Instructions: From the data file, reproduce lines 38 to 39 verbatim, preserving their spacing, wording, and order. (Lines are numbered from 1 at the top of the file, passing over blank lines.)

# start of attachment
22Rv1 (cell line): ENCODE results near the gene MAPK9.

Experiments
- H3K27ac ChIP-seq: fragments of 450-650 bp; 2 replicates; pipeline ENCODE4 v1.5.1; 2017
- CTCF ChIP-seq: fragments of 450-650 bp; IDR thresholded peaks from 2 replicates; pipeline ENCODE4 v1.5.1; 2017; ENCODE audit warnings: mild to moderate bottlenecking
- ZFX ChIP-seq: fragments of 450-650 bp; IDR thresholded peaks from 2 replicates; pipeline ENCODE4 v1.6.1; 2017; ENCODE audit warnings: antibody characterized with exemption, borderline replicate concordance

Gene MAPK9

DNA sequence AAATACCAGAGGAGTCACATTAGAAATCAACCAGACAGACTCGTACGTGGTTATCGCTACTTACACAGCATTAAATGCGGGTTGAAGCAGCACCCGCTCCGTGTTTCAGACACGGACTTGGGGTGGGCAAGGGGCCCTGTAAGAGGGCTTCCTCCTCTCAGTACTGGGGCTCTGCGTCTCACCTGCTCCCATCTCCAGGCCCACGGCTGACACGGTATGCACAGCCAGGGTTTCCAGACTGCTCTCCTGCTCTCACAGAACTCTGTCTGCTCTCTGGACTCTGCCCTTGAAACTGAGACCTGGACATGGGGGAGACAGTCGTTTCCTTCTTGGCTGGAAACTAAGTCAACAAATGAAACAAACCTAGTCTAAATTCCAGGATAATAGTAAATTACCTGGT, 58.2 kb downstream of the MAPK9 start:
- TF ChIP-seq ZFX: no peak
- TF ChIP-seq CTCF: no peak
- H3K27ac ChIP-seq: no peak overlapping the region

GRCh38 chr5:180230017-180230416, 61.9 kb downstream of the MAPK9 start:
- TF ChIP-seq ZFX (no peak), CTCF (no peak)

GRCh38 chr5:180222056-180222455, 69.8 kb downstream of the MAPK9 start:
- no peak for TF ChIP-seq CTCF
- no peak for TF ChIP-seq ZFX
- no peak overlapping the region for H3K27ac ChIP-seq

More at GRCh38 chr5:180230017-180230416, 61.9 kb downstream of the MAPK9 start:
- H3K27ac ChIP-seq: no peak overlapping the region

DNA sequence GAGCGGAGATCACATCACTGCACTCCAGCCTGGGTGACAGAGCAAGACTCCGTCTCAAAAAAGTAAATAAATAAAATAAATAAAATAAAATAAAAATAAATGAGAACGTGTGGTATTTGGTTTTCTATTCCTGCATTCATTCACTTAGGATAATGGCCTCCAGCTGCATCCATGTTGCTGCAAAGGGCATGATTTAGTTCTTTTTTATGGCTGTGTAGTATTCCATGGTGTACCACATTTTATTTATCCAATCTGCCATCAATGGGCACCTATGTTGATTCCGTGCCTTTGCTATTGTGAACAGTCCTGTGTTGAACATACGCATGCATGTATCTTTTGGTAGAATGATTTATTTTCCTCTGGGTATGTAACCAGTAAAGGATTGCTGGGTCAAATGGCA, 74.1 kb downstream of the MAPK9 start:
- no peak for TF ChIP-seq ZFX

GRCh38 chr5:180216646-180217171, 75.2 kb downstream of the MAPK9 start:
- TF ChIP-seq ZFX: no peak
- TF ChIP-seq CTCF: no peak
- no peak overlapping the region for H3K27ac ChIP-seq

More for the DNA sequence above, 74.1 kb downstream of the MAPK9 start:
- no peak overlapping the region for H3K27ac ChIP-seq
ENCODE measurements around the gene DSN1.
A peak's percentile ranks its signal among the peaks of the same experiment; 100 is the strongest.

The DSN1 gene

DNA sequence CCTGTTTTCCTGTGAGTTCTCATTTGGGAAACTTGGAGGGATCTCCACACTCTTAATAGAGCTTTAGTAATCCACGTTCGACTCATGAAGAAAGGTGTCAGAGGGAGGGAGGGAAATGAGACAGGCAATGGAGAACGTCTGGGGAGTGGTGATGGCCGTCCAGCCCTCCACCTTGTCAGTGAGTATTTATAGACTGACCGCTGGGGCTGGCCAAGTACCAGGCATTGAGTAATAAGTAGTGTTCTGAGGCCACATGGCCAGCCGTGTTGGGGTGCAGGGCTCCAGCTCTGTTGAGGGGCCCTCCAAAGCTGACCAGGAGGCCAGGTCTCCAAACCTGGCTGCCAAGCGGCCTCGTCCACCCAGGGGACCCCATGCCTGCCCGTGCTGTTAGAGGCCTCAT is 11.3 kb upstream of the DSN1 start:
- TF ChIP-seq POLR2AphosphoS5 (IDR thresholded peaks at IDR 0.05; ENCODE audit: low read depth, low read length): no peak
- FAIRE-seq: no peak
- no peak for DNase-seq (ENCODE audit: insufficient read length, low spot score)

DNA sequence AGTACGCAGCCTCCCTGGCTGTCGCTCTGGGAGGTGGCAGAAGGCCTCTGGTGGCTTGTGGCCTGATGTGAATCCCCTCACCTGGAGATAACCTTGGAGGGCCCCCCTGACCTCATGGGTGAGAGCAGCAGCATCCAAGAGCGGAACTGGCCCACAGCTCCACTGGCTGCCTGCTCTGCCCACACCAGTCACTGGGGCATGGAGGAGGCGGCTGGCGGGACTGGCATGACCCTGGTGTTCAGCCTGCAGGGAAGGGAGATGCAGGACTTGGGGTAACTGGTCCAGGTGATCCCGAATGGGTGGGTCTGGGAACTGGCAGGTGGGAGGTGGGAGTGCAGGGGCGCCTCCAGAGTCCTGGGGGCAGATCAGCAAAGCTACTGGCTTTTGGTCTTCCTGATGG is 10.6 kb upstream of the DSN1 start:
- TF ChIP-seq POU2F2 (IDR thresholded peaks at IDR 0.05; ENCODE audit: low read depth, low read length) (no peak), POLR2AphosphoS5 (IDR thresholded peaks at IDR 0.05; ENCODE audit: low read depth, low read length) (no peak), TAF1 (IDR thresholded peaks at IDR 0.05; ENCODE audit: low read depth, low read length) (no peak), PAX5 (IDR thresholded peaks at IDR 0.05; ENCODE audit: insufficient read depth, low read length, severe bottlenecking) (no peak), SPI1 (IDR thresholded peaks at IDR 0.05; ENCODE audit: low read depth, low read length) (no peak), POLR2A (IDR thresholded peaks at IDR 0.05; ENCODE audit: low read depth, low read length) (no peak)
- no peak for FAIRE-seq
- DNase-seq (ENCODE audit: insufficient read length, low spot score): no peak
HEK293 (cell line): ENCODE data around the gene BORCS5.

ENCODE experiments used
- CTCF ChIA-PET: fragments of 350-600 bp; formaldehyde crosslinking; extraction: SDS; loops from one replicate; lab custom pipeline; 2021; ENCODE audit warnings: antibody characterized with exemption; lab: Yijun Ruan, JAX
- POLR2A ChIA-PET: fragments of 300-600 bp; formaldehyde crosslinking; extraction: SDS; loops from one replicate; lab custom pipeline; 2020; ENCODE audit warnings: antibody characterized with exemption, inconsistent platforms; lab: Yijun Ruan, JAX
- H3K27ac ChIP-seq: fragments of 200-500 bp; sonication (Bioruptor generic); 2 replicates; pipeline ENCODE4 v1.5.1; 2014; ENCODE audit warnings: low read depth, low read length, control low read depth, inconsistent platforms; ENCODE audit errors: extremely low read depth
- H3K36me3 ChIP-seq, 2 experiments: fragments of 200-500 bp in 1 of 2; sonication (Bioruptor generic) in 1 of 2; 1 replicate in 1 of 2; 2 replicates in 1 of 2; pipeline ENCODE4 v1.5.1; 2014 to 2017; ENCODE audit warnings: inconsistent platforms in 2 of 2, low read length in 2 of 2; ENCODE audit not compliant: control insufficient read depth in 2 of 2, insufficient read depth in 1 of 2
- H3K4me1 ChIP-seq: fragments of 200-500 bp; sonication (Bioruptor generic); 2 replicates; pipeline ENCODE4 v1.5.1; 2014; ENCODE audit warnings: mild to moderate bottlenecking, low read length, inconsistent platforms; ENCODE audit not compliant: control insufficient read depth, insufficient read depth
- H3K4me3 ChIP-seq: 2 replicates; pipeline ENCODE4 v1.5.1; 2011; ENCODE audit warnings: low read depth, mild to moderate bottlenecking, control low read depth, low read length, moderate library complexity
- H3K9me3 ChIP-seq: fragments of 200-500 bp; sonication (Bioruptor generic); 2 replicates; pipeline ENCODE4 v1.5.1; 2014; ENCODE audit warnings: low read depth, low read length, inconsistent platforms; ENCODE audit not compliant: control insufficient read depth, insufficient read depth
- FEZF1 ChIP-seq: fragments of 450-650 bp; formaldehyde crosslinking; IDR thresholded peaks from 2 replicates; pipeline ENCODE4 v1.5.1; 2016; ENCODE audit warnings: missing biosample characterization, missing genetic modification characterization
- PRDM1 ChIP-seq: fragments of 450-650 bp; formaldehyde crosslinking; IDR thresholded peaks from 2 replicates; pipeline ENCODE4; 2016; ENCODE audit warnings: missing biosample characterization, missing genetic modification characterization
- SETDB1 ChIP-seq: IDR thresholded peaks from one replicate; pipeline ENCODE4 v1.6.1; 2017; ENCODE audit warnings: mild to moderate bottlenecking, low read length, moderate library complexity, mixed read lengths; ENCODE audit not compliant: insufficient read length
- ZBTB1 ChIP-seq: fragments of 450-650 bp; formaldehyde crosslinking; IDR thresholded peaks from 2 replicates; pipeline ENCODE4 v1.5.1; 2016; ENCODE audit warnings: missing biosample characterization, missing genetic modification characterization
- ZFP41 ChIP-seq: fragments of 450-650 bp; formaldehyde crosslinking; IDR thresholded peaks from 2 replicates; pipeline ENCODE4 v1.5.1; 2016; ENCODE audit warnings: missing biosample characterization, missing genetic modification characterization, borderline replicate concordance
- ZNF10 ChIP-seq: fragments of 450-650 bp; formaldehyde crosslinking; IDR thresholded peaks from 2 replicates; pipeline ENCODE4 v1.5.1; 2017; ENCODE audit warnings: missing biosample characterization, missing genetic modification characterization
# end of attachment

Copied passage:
HEK293 (cell line): ENCODE data around the gene BORCS5.

ENCODE experiments used